Common pollens that can cause significant hay fever include:
- Grass pollen in the summertime
- Ragweed pollen in the fall
- Mountain Cedar pollen in the winter and spring
- Runny Nose
- Itchy Eyes
- Post Nasal Drip
- Dark Circles Under Eyes
- Recurrent Sinus Infections
- Sore Throats
- Trouble Smelling and Tasting
Avoidance of the causes of hay fever can often be the best way to prevent symptoms. There is essentially no cost, no medication side effects, and is theoretically curative for hay fever. However, avoidance of airborne pollens is difficult, at best. Simply opening a window or door, or walking outside, results in pollen exposure. So unless you want to live in a bubble, avoiding pollen is pretty difficult.
Most people with hay fever will require the use of medications in order to treat their symptoms. There are numerous medications available to treat hay fever, and there is no single best medicine for all people. The best medicine to treat a person’s hay fever is dependent upon various factors, such as the severity and frequency of hay fever symptoms, the types of hay fever symptoms, the form of medicine a person is willing to take (such as a pill, eye drop or nasal spray), and the side effects that may occur from taking the medication.
When avoidance and medications fail to adequately control hay fever symptoms, immunotherapy is often recommended. Immunotherapy consists of a series of injections containing small amounts of the substances to which a person is allergic. After a course of allergy shots, most people have significantly fewer hay fever symptoms, and in some cases symptoms resolve completely. While immunotherapy is typically given in the form of allergy shots in the United States, allergy drops (sublingual immunotherapy) are more frequently used in other parts of the world, although the Food and Drug Administration has not yet approved them for use in the U.S.over-the-counter options, to prescription drugs, to alternative remedies, including the use of neti pots/saline washes, eating local honey, and acupuncture.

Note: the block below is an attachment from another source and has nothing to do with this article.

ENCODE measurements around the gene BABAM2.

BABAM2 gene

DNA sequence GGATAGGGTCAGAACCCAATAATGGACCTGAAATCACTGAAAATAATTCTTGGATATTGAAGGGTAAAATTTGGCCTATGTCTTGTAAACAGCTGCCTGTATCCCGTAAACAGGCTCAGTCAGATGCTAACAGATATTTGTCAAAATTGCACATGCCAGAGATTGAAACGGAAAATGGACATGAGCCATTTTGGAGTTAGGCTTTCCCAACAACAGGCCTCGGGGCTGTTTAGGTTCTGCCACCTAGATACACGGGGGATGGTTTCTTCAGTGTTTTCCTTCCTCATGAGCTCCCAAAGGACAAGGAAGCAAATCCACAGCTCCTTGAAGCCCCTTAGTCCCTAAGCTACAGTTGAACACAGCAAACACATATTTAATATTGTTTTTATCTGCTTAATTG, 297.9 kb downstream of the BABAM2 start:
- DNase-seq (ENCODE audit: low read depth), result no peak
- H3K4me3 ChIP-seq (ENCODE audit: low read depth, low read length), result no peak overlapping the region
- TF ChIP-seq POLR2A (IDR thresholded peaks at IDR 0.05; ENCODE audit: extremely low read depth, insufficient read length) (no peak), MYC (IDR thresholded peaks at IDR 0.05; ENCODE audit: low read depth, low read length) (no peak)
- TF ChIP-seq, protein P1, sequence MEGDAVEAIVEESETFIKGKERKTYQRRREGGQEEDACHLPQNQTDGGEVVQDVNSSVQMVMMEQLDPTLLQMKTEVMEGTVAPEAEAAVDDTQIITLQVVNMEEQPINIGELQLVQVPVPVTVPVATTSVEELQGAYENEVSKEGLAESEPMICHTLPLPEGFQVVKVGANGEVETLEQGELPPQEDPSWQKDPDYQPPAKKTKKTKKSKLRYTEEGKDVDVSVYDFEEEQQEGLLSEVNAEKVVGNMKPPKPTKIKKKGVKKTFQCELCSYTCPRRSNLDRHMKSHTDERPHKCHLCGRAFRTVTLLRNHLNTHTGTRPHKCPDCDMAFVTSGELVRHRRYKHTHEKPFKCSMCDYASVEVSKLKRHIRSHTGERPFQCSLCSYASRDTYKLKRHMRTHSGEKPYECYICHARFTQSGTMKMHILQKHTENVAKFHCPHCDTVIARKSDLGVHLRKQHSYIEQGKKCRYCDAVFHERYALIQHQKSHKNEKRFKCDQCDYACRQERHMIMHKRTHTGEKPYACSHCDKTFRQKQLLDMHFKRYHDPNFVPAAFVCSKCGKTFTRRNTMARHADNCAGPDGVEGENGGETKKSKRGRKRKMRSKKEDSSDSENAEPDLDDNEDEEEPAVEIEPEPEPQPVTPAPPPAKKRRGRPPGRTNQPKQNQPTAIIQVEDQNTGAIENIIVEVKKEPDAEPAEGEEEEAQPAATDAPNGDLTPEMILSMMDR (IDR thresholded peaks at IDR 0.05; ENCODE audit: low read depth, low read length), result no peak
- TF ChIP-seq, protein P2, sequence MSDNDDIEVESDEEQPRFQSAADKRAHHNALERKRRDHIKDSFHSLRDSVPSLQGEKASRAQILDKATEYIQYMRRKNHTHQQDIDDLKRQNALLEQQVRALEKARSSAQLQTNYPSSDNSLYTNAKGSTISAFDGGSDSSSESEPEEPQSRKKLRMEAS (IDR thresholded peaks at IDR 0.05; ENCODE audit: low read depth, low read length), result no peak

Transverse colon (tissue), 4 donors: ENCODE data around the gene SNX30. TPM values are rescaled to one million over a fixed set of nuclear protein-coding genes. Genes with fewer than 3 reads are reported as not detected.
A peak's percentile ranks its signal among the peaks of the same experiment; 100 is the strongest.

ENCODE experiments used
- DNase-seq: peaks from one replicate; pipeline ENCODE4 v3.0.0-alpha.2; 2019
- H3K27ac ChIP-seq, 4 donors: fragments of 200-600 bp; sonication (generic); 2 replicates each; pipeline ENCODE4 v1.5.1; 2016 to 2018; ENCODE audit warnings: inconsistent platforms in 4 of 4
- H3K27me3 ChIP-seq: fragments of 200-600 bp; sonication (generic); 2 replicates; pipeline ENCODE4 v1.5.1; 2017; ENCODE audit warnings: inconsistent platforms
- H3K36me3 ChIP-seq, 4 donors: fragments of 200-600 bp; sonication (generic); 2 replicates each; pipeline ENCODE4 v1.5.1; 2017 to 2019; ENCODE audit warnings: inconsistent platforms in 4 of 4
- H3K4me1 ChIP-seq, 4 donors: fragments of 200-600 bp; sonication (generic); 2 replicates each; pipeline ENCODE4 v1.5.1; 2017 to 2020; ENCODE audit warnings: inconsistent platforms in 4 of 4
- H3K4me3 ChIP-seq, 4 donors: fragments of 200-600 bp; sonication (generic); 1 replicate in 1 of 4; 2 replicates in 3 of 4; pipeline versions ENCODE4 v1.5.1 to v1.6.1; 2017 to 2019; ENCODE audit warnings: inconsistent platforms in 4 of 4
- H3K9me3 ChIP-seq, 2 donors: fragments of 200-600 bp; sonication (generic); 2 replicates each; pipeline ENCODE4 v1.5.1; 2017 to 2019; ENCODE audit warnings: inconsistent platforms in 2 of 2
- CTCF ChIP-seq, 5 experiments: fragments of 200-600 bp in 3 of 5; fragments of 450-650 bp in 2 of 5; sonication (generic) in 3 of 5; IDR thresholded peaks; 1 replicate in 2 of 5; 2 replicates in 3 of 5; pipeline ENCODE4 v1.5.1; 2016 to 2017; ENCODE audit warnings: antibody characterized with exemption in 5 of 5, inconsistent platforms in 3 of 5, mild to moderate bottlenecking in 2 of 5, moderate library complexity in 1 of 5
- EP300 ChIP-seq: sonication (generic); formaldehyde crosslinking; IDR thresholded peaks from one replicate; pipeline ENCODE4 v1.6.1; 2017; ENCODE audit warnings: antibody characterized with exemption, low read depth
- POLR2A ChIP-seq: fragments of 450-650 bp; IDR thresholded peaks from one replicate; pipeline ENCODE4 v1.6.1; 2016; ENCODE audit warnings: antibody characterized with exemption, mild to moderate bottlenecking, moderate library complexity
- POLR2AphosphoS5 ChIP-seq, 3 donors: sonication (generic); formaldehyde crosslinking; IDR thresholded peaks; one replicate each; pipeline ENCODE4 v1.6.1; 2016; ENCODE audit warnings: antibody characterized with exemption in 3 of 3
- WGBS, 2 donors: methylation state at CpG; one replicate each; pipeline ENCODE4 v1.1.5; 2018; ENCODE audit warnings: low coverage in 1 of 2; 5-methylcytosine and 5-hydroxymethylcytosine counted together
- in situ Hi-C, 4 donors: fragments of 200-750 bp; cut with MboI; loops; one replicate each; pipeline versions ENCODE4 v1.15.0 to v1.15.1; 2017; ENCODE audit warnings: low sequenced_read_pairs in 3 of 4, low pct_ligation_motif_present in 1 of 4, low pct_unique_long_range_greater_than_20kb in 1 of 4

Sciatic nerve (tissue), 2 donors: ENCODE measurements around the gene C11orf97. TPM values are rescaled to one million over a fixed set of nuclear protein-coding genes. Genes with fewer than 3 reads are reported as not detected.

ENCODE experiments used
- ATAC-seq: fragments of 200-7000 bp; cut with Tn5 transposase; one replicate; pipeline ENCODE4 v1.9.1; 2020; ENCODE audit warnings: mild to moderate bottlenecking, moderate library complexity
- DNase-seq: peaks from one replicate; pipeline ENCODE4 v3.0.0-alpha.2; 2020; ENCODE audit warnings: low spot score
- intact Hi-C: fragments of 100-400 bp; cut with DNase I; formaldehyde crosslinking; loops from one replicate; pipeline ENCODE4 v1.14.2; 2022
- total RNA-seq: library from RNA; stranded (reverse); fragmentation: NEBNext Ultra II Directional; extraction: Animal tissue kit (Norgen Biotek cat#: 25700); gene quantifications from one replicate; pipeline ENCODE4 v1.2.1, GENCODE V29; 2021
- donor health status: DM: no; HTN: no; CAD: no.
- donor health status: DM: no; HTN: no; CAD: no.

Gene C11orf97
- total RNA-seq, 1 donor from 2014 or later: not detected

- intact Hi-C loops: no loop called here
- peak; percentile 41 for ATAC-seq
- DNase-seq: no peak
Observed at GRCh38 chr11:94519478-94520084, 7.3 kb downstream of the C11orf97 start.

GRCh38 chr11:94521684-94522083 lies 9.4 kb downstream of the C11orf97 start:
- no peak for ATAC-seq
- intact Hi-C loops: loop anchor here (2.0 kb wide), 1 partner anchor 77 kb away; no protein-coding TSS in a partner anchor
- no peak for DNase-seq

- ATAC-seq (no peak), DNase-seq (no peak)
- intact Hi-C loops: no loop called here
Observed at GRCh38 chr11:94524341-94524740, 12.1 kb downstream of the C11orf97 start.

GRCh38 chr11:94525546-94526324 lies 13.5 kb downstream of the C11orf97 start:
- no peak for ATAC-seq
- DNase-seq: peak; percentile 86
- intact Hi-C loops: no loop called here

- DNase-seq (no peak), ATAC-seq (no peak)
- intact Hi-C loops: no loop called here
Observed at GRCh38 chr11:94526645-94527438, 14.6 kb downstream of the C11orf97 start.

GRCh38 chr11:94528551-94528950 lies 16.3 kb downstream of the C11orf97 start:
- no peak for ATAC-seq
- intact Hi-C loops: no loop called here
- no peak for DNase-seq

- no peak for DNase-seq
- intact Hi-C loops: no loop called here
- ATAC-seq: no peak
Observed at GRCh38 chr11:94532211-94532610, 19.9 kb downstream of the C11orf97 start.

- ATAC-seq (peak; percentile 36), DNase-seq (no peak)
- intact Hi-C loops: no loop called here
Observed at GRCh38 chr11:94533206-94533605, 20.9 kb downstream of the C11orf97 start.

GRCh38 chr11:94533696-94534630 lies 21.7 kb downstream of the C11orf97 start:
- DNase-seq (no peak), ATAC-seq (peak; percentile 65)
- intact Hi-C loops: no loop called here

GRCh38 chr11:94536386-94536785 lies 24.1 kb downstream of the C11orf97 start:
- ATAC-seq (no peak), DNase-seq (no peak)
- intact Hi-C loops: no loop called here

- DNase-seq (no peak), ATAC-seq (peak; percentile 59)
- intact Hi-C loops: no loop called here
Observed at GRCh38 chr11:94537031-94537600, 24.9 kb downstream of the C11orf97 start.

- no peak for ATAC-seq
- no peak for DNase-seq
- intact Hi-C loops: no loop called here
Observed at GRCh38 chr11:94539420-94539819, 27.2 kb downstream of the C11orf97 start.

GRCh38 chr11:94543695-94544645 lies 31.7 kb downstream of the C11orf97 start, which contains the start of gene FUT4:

Immunotherapy is the only treatment for hay fever that changes how a person’s immune system reacts to allergies, and is the only therapy that can make a person less allergic -- however, success is not guaranteed. Given the wide variety of treatment options available, almost everyone can find a treatment that will help them get through the allergy season.
Learn how pollen counts can help predict hay fever symptoms.
Wallace DV, Dykewicz MS. The Diagnosis and Management of Rhinitis: An Updated Practice Parameter. J Allergy Clin Immunol. 2008;122:S1-84.
DISCLAIMER: The information contained in this site is for educational purposes only, and should not be used as a substitute for personal care by a licensed physician. Please see your physician for diagnosis and treatment of any concerning symptoms or medical condition.